Tomorrow's computers

Sept. 21, 2000
Here's the long and short of coming computer technology: Silicon will be the primary building block of processors and memory for the next 20 years.

Donald Frazier, a NASA Marshall chemist, tests a thin-film material that might improve existing light-sensitive components. Such components might someday form the foundation of an electro-optical computer, one that mixes existing silicon processing with optic signal routing.

The fully operational Gozinta (goes into) computer from AndersonDesign, Plainville, Conn., sports ten USB ports, four of which are on the movable pod for easy access. FireWire ports are also accessible at the front and back of the computer. The hub or minitower at the rear has its own power source and is consumer upgradable. The sides can be cloth covered for further customization.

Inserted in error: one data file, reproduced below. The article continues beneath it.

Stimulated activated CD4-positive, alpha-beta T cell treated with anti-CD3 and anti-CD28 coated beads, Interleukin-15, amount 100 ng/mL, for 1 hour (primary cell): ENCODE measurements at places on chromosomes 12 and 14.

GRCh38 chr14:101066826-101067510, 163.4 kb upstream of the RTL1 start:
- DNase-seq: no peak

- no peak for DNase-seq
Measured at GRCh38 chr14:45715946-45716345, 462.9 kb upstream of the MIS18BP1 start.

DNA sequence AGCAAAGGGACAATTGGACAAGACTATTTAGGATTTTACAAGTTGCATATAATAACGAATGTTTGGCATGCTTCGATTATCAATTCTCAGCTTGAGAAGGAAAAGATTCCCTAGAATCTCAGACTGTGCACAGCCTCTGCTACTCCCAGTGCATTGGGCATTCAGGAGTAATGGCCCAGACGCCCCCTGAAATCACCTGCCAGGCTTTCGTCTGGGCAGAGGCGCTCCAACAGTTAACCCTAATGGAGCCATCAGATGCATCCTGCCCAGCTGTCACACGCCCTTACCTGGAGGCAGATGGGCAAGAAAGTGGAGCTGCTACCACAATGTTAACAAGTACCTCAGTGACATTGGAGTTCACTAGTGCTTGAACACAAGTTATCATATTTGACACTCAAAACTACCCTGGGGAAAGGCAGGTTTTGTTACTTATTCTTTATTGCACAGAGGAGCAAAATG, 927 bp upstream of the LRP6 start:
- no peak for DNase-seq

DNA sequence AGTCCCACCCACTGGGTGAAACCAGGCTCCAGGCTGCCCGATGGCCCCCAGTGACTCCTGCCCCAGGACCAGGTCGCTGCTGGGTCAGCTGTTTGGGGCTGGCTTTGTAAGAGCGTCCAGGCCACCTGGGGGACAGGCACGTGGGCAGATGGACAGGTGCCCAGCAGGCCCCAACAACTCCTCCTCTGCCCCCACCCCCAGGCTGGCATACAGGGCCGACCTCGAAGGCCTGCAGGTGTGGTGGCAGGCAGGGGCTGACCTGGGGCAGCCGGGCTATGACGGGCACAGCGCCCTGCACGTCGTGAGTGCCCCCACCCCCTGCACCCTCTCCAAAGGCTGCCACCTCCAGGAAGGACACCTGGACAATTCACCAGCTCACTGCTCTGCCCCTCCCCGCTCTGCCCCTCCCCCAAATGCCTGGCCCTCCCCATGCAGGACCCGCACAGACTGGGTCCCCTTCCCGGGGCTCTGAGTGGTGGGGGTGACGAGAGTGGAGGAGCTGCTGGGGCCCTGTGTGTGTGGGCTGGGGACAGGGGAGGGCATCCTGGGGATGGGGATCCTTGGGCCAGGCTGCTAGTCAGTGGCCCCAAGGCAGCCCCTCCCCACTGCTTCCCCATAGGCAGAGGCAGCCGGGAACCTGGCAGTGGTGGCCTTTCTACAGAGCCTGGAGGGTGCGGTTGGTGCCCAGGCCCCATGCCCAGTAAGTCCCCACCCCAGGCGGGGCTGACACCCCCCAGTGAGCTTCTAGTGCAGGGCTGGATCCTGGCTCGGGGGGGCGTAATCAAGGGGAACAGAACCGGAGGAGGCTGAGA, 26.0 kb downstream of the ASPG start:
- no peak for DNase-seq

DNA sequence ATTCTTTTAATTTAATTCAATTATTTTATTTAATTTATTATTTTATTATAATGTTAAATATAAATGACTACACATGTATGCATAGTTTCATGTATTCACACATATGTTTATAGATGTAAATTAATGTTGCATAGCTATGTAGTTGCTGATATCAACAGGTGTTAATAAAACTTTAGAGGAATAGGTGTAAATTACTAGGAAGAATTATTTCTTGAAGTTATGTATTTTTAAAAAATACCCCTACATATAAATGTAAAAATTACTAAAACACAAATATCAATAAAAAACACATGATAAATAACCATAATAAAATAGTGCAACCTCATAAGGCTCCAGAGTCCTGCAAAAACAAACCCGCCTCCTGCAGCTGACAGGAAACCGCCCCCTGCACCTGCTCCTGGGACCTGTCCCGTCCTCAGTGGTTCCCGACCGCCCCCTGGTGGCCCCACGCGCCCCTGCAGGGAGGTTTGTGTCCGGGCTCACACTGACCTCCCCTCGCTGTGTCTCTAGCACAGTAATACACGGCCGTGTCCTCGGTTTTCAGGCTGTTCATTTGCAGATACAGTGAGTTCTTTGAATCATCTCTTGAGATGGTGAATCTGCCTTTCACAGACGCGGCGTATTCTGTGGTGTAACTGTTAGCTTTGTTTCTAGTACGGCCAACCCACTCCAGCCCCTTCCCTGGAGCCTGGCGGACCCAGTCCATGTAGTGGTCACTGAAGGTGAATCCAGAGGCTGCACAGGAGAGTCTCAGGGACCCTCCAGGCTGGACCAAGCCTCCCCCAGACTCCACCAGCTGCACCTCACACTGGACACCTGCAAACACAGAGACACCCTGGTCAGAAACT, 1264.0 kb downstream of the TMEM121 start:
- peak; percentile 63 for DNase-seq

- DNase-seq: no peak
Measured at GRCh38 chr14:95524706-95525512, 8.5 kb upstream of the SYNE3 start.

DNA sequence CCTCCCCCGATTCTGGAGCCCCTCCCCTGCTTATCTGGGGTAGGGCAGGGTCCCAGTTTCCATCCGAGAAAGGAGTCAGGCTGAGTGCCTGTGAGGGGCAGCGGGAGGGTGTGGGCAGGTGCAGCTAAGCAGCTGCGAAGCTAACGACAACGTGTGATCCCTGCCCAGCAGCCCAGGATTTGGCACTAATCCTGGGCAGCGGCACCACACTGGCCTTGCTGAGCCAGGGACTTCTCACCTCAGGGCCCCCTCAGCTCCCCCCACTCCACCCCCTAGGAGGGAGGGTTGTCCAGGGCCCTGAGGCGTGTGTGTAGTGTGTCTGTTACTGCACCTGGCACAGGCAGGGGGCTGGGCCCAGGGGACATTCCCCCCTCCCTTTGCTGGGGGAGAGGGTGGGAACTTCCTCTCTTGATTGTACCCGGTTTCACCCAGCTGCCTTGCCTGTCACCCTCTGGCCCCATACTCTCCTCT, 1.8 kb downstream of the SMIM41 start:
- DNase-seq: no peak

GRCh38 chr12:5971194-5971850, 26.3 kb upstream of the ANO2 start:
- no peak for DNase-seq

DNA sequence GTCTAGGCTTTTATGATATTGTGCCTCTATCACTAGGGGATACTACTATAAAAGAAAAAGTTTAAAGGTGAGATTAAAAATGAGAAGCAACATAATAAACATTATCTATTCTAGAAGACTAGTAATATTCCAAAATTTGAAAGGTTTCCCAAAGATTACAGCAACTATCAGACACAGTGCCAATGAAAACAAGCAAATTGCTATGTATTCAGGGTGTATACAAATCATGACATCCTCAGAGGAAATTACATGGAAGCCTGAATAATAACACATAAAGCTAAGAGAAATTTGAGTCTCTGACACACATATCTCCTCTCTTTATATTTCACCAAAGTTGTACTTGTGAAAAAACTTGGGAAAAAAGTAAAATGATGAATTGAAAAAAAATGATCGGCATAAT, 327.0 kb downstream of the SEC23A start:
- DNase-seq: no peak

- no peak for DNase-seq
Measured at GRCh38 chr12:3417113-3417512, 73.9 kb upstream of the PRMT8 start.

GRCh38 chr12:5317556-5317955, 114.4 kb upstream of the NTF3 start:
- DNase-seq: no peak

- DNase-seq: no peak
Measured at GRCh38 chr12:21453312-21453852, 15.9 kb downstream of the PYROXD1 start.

The Unimod concept computer comes from Palo Alto Products International, Palo Alto, Calif.

The latest SGI compute servers, Origin and Onyx 3000 Series, are made with bricks, the company's term for component building blocks. For example, an R-brick is a router interconnect, a C-brick is a CPU module, and an I-brick is a base I/O module. Other bricks hold PCI expansion slots, I/O additions, graphic expansions, and disk storage. The basic C-brick module holds four Mips CPUs and local memory. A single crossbar memory controller delivers twice the CPU to memory bandwidth than pervious generations.

The Raw (Raw architecture wiring) chip being developed at MIT's Laboratory of Computer Science can be reprogrammed to handle different functions. Its designers hope it will lead to pervasive, human-centered computers. A compiler customizes wiring for immediate needs, so a device with the processor might work as a cell phone, an e-mail reader, or a computer. The chip contains many processing and storage areas connected by programmable switches. When commercially available (about 2010), it could run at 10 to 15 GHz.